Poster Paper: Unearthing Aglanta: How Urban Agriculture Shapes the Socioeconomic and Demographic Patterns of Atlanta’s Neighborhoods

Thursday, November 7, 2019
Plaza Building: Concourse Level, Plaza Exhibits (Sheraton Denver Downtown)

*Names in bold indicate Presenter

Lauren Forbes, Georgia State University

Urban agriculture is widely used as both a top-down policy intervention and a bottom-up development strategy to improve nutrition among local residents, foster social connectedness, and revitalize divested neighborhoods. However, research suggests that proximity to green spaces increases local property values (Voicu & Been, 2008; Wolch, Byrne and Newell, 2014), which may catalyze gentrification of inner-city neighborhoods (Dale and Newman, 2009) through the creation of a new, cultural economy (Kolenda & Liu, 2012; Porter, 1997), and concomitantly, by triggering residential displacement. Despite their multifaceted benefits, tensions over the disparate impact of urban agriculture projects may ignite conflict between low-income residents, corporate entities seeking to capitalize on urban agriculture, and local governments (Poulsen, Neff & Winch, 2017), ultimately reflecting inconsistencies between their respective development priorities and their disparate beliefs about who has the “right to the city” (Lefebrve, 1991).

Atlanta, Georgia, with its deep agricultural ties, growing income inequality, legacy of racially-driven local politics, and the controversial multi-billion dollar “Beltline” redevelopment project provides a valuable context for analyzing the relationship between urban agriculture and the related socioeconomic transformation of inner-city neighborhoods. Building on the groundbreaking empirical work of Brogan and James (1980) who found that aspects of the physical environment explained equally as much of the psychosocial health of low-income Atlanta residents as sociocultural factors, I examine the effects of a specific aspect of the physical environment, urban agriculture, on the socioeconomic characteristics of Atlanta neighborhoods. I use census-tract and zip code level data from the American Community Garden Association, the American Community Survey, and other data sources to test whether empowerment-oriented urban agriculture— that is, community gardens and urban farms with people-based missions to address local social inequities— and agricultural density are positively related to child-wellbeing and the economic outcomes of local neighborhoods. I also test the effect of urban agriculture on localized residential displacement, theorizing that urban agriculture signals neighborhood transformations that attract the creative class at the expense of local low-income residents.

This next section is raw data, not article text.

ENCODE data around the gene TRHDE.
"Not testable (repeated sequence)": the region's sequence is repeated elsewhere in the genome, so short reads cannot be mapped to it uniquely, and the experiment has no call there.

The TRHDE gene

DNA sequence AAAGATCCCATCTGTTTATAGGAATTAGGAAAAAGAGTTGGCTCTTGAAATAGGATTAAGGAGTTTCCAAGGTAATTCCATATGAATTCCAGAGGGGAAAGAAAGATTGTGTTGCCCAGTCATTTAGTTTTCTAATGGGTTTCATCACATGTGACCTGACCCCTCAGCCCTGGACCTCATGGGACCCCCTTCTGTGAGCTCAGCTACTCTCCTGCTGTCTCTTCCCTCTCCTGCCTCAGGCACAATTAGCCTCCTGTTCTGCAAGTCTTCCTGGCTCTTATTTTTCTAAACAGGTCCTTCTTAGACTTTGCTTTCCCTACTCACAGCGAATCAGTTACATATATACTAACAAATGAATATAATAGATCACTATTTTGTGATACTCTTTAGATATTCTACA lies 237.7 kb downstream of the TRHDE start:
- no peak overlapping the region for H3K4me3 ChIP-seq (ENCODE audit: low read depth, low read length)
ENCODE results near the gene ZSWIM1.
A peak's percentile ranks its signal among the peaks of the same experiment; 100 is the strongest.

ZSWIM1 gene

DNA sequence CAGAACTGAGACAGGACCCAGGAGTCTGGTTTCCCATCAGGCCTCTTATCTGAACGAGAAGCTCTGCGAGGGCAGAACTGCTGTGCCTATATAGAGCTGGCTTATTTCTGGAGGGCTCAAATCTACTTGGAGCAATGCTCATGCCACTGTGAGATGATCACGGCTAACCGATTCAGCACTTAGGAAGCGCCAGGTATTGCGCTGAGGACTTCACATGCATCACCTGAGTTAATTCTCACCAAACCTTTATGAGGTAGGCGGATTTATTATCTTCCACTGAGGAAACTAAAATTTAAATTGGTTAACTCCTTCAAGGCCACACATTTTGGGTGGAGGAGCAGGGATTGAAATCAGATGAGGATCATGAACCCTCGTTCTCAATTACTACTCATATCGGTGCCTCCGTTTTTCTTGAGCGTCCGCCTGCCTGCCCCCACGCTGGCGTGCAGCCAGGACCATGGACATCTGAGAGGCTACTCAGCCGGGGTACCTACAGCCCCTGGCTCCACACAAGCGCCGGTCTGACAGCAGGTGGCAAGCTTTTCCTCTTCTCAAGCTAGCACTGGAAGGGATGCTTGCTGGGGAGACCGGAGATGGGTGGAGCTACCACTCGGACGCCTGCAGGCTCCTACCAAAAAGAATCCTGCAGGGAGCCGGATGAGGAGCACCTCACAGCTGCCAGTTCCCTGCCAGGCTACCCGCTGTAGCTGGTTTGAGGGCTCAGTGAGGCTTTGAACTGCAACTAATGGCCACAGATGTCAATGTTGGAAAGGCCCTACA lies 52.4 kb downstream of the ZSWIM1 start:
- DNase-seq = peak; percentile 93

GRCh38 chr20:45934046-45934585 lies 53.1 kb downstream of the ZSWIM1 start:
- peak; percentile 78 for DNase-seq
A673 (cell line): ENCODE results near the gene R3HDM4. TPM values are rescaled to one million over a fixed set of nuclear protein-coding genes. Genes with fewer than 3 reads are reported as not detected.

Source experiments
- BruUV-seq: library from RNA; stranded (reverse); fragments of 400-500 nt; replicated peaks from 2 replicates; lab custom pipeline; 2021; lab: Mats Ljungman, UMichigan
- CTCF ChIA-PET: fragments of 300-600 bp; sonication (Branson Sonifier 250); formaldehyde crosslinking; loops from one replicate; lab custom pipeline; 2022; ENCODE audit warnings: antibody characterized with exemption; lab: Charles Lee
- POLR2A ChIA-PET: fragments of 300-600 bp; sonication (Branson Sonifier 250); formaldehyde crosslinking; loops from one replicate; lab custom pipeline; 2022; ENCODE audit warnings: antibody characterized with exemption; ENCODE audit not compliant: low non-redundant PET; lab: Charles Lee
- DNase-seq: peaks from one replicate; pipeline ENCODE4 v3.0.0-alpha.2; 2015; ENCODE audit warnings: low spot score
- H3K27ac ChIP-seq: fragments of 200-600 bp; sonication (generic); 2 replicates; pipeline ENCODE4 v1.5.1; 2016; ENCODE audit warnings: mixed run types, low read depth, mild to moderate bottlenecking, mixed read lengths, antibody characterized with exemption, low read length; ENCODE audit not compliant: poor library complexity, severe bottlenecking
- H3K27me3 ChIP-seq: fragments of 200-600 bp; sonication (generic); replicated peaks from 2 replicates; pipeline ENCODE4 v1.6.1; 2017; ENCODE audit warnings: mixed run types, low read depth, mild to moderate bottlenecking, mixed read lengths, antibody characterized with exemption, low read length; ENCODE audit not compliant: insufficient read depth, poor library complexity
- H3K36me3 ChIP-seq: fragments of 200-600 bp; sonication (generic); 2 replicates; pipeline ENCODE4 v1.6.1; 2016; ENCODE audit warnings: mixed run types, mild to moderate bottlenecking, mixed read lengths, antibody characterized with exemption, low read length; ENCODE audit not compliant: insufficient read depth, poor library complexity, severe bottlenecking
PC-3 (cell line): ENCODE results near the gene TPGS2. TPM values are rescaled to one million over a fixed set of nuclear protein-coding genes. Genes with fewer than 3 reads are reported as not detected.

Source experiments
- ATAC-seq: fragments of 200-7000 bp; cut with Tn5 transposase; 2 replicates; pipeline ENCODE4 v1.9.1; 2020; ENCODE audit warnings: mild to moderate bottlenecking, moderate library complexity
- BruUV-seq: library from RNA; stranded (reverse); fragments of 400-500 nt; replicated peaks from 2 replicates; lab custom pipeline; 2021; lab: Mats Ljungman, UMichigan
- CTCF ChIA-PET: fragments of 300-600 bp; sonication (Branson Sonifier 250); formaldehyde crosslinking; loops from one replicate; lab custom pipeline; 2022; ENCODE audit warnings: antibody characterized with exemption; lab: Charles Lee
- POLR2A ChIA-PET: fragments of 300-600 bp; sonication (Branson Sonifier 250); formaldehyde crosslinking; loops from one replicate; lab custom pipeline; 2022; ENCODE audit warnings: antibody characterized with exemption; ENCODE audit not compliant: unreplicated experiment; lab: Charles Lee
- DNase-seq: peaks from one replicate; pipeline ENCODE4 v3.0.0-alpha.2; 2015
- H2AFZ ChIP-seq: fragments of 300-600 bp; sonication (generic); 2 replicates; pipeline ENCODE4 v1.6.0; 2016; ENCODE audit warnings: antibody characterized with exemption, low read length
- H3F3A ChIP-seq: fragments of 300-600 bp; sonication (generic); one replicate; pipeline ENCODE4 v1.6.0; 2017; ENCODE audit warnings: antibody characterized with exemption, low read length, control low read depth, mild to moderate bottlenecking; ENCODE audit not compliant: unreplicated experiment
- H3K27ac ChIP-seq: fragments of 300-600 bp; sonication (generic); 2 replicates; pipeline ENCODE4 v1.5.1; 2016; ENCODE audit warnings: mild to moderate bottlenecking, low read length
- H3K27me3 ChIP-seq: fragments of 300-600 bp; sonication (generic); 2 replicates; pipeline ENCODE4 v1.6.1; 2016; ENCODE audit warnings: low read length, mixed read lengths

This study contributes evidence about the range of impacts that urban agriculture can have on local residents and the neighborhoods in which they live. It also provides a conceptual framework for understanding the conditions under which urban agriculture may support or counteract displacement-based gentrification. While highlighting the multifaceted benefits of urban agriculture, this study challenges common assumptions about its ubiquitous value, echoing Brogan and James’s (1980) portentous warning that urban planners, driven by the fiscal growth priorities of the city and their own sustainability aspirations, may be largely ignorant of the true effects that their development projects have on the wellbeing of local residents.